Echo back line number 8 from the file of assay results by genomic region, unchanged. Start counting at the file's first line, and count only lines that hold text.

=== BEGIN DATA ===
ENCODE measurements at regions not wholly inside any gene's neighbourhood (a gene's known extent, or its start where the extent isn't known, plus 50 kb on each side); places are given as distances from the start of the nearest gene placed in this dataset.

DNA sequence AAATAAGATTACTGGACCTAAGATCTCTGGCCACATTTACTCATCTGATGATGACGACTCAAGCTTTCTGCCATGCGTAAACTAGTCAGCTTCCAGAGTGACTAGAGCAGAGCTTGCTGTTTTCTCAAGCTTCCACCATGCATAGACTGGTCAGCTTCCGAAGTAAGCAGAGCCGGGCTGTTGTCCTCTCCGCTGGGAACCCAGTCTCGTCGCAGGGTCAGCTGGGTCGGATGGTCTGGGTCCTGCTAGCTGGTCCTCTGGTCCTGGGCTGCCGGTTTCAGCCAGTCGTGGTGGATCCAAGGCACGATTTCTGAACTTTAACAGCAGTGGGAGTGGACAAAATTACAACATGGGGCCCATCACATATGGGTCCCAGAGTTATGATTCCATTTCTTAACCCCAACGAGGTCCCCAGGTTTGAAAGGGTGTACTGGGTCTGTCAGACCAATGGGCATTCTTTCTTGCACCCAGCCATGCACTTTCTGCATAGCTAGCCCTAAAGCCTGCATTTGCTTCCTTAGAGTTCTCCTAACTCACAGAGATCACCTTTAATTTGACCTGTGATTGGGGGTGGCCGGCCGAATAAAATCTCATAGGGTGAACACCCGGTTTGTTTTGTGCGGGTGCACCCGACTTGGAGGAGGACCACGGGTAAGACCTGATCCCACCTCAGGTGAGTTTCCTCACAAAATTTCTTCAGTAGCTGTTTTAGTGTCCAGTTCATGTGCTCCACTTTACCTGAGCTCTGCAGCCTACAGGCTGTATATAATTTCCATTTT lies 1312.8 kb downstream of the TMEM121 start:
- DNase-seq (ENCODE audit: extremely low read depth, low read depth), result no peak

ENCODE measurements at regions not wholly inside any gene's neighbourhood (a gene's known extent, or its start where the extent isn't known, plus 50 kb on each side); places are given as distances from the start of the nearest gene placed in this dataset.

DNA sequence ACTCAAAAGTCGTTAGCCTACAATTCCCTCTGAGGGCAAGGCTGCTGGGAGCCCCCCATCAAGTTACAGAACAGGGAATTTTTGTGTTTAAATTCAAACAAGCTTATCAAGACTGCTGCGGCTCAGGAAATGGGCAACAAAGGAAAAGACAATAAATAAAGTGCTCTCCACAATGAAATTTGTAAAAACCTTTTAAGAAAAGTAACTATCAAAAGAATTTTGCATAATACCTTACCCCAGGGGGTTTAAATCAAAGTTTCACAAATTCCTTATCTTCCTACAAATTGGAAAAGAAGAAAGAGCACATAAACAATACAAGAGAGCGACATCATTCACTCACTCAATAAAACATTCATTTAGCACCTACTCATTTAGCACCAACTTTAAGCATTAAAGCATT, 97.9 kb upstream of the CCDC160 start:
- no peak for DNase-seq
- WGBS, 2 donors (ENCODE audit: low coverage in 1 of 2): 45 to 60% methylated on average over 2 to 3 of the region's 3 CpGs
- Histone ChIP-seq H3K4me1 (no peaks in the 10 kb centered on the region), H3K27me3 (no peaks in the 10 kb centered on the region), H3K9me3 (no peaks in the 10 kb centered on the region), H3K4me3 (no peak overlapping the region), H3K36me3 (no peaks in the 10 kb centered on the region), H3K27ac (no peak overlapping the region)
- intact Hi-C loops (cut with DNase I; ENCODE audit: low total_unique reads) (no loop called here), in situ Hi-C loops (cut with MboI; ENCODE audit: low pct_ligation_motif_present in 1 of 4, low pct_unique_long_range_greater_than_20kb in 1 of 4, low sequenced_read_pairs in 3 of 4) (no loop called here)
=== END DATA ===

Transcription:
- Histone ChIP-seq H3K4me1 (no peaks in the 10 kb centered on the region), H3K27me3 (no peaks in the 10 kb centered on the region), H3K9me3 (no peaks in the 10 kb centered on the region), H3K4me3 (no peak overlapping the region), H3K36me3 (no peaks in the 10 kb centered on the region), H3K27ac (no peak overlapping the region)